The Minerva Building
Structure in General
- A revised planning application for the 53-storey (49 occupiable floors plus 4 plant floors) version was submitted during the week ending July 12th 2002.
- The original proposal for this site, known then as St. Botolph's House, was a 14-storey office block. In 2001 this was revised to a 36-storey, 159m (522ft) tall office tower. A post-September 11th revision brought structural and design changes and a further increase in height, to 53-storeys and 216.9m (712ft).
- If built, The Minerva Building would have been the first building in the City of London to contain more than 1,000,000sq ft of office space. It would have contained four 3,620sq m trading floors, 1,860sq m of retail and a 1,300sq m top-floor restaurant, as well as 33 parking spaces for cars and 355 for bicycles.
- The Minerva Building was designed to resemble four open books and would have been clad in aluminium and glass; a ventilated façade would have helped in the environmental sustainability of the building with a predicted energy reduction of around 50-60 percent.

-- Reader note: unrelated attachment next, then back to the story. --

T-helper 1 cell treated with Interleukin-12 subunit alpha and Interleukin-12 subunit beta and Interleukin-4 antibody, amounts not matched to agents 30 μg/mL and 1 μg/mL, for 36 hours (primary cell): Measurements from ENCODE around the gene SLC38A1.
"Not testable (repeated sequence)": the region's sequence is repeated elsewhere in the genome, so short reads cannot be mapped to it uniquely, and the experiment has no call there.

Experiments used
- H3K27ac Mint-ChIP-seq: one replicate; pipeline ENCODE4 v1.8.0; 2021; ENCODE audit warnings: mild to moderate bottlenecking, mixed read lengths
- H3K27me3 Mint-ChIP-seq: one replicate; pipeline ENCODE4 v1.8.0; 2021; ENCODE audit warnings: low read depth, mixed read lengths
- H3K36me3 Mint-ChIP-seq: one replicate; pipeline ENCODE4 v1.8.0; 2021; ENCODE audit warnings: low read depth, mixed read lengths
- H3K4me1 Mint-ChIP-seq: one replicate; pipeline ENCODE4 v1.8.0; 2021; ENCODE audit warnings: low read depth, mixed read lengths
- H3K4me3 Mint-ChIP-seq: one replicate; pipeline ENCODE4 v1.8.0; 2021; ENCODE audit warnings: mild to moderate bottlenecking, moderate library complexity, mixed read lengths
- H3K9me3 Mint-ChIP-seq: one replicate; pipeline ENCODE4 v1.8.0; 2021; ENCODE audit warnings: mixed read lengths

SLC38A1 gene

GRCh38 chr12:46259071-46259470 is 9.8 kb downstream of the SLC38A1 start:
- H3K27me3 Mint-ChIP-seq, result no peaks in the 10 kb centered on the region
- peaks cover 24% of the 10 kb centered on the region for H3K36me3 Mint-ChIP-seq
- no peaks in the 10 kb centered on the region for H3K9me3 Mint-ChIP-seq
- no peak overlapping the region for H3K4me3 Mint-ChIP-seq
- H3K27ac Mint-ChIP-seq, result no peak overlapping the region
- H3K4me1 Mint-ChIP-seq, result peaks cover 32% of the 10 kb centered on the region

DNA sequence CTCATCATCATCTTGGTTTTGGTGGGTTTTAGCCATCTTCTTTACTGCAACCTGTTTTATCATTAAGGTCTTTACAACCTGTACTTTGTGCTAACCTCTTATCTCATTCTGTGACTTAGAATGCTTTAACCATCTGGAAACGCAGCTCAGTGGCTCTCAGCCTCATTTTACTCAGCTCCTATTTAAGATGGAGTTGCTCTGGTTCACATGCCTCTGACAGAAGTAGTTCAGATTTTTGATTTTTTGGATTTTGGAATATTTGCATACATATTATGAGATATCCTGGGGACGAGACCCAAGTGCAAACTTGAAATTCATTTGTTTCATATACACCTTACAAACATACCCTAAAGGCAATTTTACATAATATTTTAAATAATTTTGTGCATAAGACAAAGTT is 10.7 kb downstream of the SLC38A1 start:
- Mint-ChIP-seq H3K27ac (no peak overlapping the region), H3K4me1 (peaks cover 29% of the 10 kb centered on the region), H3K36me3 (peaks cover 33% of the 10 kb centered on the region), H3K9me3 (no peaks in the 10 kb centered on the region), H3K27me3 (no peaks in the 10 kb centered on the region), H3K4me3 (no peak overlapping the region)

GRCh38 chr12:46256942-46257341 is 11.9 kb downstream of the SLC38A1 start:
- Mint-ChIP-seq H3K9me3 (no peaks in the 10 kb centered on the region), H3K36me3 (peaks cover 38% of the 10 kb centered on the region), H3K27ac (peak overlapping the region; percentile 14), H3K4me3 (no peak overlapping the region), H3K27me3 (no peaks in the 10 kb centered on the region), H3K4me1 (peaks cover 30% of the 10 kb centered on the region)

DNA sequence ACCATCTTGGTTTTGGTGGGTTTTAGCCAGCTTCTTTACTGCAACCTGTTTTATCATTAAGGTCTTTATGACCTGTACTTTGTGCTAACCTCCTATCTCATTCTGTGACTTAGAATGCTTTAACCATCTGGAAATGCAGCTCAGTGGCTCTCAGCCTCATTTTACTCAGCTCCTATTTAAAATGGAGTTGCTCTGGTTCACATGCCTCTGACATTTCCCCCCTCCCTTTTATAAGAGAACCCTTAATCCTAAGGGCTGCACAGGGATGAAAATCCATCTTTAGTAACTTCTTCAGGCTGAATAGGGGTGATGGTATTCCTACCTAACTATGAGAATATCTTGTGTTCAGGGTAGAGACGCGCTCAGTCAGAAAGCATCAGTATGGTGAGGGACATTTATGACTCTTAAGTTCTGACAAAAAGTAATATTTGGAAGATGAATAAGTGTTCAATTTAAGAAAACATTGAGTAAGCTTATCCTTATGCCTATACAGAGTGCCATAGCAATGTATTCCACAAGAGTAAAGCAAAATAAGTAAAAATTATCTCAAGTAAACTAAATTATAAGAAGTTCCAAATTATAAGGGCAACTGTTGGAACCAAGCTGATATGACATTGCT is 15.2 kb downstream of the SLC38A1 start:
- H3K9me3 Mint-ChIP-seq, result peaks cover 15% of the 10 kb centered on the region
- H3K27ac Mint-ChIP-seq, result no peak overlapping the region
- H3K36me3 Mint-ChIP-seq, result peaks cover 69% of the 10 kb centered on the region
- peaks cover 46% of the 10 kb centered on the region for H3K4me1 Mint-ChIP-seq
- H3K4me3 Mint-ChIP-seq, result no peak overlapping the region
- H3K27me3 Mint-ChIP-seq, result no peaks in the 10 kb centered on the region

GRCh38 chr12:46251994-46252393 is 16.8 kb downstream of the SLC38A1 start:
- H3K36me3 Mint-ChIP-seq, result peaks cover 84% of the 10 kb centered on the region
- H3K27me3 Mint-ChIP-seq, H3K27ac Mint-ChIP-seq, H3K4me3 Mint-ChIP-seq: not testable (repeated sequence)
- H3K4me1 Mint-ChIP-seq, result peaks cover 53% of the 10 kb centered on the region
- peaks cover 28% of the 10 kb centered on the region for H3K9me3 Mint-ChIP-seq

- The building would have accommodated up to 10,000 people.
- The ground floor would have housed shopping facilities whilst double-decker lifts would have risen to the sky-lobby on the 12th and 13th floors; the building would have featured a panoramic roof terrace and the top floor would have featured a public restaurant, accessed by a dedicated street entrance and scenic lifts.
- St. Botolphs now occupies this site.
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Also recorded for this building:
consultant, developer, facade consultant, facade maintenance system supplier, MEP engineering, planning consultant, project management, quantity surveyor, structural engineering, wind surveyor